Judge orders arrest warrant for B.C. doctor with history of spousal abuse who fled country
Warning: This story references physical and domestic abuse.
A B.C. judge has ordered a Canada-wide warrant for the arrest of a doctor with a history of domestic violence who fled the country in the face of a growing bill for unpaid spousal and child support.
Anesthesiologist Dr. Sujay Ishwarlall, formerly of Duncan, has faced criminal charges in two countries for assaulting his ex-wife and was "physically, emotionally, and financially violent" toward her throughout their 15-year marriage, according to a recent B.C. Supreme Court judgment.
Ishwarlall cleared out his bank accounts and took off for his home country of South Africa sometime last year, after the most recent set of charges was resolved through a peace bond and he was ordered to pay thousands of dollars a month to support his family, Justice Catherine Murray's March 2 decision shows.
His refusal to pay child or spousal support has left his family "financially destitute," she wrote, granting a divorce to his former wife.
Murray's judgment includes a long list of orders against Ishwarlall, including an order for an arrest warrant for contempt of court stemming from his repeated violation of court orders commanding him to disclose financial information. Murray wrote that he has "flagrantly disregarded" the court's authority.
She also granted a protection order restraining him from any contact with his child and former wife.
"Given Dr. Ishwarlall's history of violence, his apparent inability to control his anger and violent tendencies, along with his potential for serious violence, I find that … family violence is likely to occur," Murray wrote.
In all, Ishwarlall has been ordered to pay more than $640,000 in penalties, expenses and unpaid child and spousal support, plus special costs. Murray added that "as Dr. Ishwarlall has demonstrated the lengths to which he will go to avoid paying child or spousal support, I am satisfied that [his ex-wife] must be awarded full ownership of all assets."
Ishwarlall was ordered in May 2022 to begin paying child and spousal support but has paid nothing to his ex-wife and only three months of child support so far, Murray wrote.
Neither Ishwarlall nor his lawyer, Nathan Ganapathi, attended the trial, according to the judgment. CBC has reached out to Ganapathi for comment but has yet to receive a response.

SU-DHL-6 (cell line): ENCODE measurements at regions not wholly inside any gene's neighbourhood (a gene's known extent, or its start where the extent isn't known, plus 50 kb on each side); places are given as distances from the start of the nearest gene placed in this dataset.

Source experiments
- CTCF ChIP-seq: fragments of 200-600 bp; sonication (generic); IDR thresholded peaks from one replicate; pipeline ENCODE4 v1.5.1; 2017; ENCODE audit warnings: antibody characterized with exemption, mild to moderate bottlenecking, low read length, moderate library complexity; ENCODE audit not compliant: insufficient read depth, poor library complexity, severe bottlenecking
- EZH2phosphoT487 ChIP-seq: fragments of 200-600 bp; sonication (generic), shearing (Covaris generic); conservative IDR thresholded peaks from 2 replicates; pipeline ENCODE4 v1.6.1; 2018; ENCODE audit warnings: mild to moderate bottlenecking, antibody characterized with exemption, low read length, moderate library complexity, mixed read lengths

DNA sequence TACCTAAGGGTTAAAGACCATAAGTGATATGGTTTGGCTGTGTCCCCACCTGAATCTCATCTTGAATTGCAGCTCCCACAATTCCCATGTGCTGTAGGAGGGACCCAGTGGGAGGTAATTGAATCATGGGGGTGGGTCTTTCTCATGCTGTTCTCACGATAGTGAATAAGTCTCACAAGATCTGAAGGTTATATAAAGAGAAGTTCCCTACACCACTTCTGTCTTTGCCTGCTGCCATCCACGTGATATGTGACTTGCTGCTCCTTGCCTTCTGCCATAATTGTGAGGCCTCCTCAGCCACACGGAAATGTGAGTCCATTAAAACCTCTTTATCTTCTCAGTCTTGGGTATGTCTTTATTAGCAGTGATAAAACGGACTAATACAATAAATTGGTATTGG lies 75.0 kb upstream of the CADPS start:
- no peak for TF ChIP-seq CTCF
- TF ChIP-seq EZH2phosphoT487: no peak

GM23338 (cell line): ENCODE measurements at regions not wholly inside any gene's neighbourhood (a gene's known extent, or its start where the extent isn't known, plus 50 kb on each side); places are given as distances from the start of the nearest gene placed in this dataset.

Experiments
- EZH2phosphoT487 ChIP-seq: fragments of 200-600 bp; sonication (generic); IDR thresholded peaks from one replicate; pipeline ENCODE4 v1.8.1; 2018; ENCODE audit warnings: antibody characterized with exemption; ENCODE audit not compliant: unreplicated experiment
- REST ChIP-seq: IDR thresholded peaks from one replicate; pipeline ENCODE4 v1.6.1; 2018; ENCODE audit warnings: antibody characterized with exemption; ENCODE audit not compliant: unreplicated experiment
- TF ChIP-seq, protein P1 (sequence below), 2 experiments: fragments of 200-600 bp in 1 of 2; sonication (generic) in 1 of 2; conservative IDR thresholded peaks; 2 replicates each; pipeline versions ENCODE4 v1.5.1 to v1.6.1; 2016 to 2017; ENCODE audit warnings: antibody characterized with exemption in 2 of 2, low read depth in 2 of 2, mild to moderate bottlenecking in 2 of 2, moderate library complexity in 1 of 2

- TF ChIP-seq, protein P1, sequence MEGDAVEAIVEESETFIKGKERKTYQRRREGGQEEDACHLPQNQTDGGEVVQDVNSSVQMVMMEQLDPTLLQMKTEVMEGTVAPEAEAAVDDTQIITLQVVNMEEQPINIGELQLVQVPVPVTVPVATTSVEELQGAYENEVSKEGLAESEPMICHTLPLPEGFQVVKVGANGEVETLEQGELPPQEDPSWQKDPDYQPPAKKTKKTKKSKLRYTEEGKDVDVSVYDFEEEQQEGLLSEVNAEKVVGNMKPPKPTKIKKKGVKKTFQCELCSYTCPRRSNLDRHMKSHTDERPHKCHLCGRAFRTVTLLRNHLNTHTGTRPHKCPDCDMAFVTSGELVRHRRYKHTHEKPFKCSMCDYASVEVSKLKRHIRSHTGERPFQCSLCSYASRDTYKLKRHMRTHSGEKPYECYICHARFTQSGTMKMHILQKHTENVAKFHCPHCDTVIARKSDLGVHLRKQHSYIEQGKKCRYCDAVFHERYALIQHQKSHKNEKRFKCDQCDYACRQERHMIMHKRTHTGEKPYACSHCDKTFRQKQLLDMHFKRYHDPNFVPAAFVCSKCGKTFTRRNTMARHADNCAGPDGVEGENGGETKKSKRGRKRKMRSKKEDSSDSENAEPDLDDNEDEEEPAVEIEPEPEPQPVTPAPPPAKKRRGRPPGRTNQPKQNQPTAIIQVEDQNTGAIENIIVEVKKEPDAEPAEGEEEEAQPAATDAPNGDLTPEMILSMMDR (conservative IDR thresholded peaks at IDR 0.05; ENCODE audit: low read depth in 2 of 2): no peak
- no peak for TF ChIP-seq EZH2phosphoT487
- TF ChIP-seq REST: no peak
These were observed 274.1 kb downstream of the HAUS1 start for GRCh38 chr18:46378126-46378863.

Abuse 'on an almost daily basis'
According to the judgment, Ishwarlall's ex-wife kicked him out of the family home in June 2020 after their child threatened to run away if she didn't end the marriage.
Ishwarlall had become "extremely violent" toward his family during the early months of the COVID-19 pandemic when they were often stuck at home together, Murray wrote.
"On an almost daily basis, he was physically and emotionally abusive," the judgment says.
After she kicked him out, Ishwarlall continued to call his then-wife to threaten and insult her, according to the judgment.
He was charged with three counts of assault and two of uttering threats after an incident in November 2020 that saw him invading the family home, grabbing his estranged wife by the hair, threatening to "smash her in the face because she was disrespecting him" and spitting in her face, the decision says. Their child was hiding behind a door throughout.
After the assault was over, the child came out crying from their hiding place, apologizing to their mother for "not being brave enough to protect her."
On the date of Isherwarlall's trial in August 2022, much to the surprise of his former wife, the matter was resolved through a 12-month peace bond, Murray wrote.
Ishwarlall had moved his family to Vancouver Island from Saskatchewan in 2015 after word of another spousal assault case began spreading through his community in Moose Jaw.
He'd pleaded guilty to an attack in a New Zealand hotel room during a family holiday in 2013.
According to Murray's account of the assault, Ishwarlall had become angry with his then-wife, headbutted her in the face and then dragged her around the room. When she tried to escape, he shut the door on her toe.
He received a discharge after his guilty plea, which meant there would be no conviction on his criminal record.
Ishwarlall attended some anger management counselling sessions after the New Zealand attack, but it "did not seem to have any impact" on his violent tendencies, Murray wrote.
"One thing did change after the New Zealand incident, however; Dr. Ishwarlall was careful to not leave telltale signs of his abusive conduct," she said.
He was reprimanded by the College of Physicians and Surgeons of Saskatchewan after his guilty plea for the New Zealand assault.
Ishwarlall remains a fully licensed doctor in B.C. A spokesperson for the College of Physicians and Surgeons said she was unable to comment on his status here.